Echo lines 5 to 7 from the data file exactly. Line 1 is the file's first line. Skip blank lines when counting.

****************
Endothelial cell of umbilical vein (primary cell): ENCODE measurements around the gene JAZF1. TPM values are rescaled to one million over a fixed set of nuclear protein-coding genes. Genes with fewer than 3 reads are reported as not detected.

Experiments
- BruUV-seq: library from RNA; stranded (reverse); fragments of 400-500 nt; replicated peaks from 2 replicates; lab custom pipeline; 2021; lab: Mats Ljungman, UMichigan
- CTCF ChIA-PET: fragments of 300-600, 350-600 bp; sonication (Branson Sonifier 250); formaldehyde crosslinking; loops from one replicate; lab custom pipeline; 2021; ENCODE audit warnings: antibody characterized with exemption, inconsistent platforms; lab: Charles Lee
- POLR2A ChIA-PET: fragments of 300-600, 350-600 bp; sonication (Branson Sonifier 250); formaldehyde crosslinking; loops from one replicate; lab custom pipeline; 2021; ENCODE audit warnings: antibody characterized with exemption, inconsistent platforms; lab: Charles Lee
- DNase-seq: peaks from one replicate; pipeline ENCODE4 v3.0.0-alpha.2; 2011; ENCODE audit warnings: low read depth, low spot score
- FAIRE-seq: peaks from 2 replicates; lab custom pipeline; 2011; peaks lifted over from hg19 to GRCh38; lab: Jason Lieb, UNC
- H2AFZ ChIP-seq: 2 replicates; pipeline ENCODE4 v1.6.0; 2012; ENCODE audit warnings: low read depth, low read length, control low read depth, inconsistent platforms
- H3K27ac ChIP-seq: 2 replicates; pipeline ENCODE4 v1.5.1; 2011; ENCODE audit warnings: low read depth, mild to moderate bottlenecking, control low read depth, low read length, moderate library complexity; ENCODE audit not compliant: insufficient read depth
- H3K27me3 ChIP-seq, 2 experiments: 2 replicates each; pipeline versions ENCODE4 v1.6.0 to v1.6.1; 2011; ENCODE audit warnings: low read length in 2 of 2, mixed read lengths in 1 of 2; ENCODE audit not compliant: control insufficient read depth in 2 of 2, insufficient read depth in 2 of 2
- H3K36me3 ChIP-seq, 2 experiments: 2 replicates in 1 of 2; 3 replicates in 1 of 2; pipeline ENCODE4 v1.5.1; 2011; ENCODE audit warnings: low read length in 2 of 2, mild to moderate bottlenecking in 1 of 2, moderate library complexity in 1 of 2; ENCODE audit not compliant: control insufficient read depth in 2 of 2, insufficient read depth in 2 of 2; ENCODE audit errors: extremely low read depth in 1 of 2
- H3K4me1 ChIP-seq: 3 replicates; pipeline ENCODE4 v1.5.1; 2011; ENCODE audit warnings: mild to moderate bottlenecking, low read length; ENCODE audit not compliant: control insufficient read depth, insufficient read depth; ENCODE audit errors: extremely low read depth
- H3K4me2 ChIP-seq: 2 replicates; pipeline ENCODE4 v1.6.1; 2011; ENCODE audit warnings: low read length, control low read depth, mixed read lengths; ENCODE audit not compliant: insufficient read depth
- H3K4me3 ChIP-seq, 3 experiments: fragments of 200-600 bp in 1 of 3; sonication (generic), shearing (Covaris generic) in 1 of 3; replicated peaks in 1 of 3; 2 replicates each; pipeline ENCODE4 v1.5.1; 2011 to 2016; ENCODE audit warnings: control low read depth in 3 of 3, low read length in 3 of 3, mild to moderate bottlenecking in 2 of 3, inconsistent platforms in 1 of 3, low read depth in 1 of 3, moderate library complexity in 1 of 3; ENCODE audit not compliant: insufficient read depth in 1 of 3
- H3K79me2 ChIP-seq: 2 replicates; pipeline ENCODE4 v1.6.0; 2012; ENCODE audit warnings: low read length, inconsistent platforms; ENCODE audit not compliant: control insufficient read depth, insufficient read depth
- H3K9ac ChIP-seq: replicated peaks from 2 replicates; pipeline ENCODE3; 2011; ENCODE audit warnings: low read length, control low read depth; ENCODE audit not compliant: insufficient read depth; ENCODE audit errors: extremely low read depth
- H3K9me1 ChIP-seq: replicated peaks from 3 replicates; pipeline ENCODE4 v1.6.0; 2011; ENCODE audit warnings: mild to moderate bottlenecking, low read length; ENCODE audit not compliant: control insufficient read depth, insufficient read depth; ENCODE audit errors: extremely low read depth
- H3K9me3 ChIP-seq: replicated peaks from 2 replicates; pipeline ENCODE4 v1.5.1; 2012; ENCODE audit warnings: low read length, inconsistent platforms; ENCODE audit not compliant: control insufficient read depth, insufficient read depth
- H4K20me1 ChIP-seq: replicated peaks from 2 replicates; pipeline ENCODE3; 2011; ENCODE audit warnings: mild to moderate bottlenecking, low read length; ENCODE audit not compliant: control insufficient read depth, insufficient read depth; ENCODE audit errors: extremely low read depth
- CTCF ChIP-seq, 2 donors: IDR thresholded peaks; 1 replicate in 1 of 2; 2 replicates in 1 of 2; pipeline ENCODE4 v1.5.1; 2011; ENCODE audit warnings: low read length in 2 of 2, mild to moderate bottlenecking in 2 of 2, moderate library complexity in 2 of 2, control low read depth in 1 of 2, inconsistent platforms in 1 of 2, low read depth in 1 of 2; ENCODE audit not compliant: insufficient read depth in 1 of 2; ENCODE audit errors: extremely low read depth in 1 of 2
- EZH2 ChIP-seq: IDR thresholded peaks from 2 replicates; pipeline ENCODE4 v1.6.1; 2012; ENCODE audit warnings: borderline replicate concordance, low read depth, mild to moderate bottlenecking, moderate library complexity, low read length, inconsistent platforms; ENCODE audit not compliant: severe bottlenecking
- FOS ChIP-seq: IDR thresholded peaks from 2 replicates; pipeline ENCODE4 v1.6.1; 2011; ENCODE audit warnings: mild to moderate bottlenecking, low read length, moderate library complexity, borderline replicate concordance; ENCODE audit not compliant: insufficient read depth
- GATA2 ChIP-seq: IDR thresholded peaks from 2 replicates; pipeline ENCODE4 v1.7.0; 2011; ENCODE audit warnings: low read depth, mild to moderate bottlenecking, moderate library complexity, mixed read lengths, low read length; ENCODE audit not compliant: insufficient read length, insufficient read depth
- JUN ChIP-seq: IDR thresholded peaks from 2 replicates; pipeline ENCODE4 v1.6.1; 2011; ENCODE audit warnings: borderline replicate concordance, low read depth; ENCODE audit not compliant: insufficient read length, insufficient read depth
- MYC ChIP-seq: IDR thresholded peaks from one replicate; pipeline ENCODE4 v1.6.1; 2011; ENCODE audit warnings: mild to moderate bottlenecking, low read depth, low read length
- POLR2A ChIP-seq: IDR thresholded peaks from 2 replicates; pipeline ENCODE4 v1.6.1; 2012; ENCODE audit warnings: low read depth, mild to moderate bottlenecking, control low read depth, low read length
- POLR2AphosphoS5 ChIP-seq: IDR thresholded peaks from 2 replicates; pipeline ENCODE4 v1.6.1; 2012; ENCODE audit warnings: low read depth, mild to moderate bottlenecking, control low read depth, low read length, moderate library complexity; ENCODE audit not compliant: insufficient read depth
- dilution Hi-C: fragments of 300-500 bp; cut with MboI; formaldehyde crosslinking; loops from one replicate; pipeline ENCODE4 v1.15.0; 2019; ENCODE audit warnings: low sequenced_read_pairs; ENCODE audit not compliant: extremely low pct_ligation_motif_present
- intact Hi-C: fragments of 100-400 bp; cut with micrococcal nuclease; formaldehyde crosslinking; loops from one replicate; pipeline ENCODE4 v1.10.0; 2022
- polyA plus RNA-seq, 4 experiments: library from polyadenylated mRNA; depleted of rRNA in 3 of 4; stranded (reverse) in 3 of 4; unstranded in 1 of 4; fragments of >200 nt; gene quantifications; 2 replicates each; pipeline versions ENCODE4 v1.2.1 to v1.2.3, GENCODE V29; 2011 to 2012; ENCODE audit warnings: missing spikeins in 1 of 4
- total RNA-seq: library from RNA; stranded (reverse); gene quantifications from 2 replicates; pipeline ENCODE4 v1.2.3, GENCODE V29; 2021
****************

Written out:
- POLR2A ChIA-PET: fragments of 300-600, 350-600 bp; sonication (Branson Sonifier 250); formaldehyde crosslinking; loops from one replicate; lab custom pipeline; 2021; ENCODE audit warnings: antibody characterized with exemption, inconsistent platforms; lab: Charles Lee
- DNase-seq: peaks from one replicate; pipeline ENCODE4 v3.0.0-alpha.2; 2011; ENCODE audit warnings: low read depth, low spot score
- FAIRE-seq: peaks from 2 replicates; lab custom pipeline; 2011; peaks lifted over from hg19 to GRCh38; lab: Jason Lieb, UNC